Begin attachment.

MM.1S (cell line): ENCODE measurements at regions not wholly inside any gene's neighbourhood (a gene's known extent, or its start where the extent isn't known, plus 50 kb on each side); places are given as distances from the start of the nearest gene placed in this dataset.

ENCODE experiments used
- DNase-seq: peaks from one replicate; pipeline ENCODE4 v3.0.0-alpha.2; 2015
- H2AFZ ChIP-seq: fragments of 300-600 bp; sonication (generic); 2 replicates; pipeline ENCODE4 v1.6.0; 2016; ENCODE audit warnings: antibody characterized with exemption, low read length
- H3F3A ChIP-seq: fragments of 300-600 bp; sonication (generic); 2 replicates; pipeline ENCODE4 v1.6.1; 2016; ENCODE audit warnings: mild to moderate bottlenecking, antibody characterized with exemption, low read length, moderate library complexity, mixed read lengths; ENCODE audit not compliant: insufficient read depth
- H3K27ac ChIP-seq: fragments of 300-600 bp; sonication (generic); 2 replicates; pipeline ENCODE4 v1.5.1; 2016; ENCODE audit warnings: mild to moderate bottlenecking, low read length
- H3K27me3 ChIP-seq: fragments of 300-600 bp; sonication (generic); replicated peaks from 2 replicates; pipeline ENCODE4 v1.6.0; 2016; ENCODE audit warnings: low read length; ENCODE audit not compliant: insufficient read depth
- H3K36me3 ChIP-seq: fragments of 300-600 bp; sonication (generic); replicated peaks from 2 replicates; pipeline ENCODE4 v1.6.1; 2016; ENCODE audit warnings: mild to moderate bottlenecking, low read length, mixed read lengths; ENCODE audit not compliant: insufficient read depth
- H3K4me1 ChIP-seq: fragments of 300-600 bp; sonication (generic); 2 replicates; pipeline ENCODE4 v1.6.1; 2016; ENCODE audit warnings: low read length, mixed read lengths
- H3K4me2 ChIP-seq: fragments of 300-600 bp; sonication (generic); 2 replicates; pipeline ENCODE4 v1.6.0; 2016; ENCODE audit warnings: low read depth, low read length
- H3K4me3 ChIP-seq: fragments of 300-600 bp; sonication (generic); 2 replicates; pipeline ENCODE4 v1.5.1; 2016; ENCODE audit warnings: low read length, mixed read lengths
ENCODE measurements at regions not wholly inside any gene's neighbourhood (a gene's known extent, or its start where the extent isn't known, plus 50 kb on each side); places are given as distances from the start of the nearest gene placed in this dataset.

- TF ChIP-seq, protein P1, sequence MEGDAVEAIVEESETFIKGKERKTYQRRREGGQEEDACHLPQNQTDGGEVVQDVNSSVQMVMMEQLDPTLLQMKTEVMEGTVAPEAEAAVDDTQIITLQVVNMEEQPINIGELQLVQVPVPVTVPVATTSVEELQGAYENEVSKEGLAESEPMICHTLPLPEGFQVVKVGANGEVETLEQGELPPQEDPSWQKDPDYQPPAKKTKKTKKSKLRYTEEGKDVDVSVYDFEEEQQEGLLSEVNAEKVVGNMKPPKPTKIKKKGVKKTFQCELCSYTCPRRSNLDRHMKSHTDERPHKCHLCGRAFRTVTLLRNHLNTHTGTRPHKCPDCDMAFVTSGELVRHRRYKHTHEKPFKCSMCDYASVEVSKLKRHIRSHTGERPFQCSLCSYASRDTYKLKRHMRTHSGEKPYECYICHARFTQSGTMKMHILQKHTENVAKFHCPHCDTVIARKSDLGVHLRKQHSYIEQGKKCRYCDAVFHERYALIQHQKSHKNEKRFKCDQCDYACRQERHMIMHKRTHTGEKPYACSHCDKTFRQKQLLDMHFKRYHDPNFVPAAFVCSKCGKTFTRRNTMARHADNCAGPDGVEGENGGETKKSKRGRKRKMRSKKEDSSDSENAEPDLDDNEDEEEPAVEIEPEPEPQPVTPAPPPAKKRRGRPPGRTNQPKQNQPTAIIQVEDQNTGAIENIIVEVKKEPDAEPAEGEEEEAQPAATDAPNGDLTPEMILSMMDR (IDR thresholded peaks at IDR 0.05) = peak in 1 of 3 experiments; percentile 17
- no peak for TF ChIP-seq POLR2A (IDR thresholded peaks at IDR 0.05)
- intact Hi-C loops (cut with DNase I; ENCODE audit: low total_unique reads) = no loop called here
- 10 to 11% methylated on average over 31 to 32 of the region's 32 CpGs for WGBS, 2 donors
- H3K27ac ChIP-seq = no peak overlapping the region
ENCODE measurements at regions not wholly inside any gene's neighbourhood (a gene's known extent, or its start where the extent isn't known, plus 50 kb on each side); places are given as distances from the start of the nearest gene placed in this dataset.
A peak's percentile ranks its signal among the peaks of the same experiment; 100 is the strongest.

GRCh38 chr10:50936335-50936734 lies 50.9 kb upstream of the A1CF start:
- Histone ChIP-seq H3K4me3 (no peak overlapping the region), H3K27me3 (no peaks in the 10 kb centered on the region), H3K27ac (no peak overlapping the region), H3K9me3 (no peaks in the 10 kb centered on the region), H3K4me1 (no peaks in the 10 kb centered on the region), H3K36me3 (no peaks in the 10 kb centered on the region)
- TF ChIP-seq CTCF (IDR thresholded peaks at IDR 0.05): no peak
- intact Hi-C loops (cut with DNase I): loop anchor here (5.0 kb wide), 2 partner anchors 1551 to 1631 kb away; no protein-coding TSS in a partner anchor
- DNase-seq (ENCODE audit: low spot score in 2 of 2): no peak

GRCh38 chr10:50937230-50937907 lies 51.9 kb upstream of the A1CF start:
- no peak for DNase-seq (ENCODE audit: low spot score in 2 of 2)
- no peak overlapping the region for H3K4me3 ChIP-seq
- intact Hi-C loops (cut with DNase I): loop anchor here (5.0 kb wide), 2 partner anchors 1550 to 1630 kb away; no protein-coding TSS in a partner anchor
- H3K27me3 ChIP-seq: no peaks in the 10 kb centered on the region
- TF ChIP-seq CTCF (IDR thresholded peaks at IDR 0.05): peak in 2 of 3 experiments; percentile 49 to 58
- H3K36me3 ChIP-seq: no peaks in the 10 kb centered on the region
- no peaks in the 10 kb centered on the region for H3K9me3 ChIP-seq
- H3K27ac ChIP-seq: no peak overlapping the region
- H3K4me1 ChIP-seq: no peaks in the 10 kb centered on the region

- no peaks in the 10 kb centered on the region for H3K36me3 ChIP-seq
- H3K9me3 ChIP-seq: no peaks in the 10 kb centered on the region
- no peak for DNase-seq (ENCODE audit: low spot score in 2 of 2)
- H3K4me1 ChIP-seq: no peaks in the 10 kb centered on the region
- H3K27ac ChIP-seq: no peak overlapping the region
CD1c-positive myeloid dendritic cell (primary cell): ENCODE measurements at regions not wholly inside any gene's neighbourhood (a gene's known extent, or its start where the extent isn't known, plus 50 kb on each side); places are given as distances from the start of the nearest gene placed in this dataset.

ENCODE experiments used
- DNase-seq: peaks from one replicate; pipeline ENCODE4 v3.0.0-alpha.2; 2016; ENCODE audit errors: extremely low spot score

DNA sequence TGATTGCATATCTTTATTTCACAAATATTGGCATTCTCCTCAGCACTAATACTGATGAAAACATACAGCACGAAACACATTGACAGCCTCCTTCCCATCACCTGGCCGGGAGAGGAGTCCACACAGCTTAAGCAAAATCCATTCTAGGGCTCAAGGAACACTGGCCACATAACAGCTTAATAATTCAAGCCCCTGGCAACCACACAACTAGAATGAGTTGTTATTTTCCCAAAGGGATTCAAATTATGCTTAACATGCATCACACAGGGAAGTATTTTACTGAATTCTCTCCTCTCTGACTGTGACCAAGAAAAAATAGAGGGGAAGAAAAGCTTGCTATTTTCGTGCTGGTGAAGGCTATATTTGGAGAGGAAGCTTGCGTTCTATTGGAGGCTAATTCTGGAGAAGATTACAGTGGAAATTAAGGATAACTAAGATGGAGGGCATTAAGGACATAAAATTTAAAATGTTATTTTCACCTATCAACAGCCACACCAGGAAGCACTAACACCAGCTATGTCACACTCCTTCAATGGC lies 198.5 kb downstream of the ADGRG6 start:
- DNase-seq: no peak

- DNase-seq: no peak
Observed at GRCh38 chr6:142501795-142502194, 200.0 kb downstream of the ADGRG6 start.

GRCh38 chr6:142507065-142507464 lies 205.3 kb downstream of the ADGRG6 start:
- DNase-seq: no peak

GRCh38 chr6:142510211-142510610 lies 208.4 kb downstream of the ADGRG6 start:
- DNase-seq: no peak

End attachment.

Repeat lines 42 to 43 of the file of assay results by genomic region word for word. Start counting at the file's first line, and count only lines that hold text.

- DNase-seq: peaks from one replicate; pipeline ENCODE4 v3.0.0-alpha.2; 2016; ENCODE audit errors: extremely low spot score

DNA sequence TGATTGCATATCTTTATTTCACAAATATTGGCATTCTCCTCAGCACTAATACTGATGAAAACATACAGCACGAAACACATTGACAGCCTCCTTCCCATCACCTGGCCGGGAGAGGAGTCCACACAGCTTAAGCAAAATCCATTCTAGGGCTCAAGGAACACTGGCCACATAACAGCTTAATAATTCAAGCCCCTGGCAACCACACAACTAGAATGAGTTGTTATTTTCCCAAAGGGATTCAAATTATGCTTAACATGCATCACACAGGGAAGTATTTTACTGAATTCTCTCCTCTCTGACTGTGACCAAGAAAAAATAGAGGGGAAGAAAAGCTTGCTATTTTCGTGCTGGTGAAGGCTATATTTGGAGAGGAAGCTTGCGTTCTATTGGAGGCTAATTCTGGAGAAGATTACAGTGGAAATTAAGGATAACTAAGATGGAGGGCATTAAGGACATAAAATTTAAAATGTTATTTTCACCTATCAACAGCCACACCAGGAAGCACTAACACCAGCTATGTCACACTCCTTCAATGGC lies 198.5 kb downstream of the ADGRG6 start: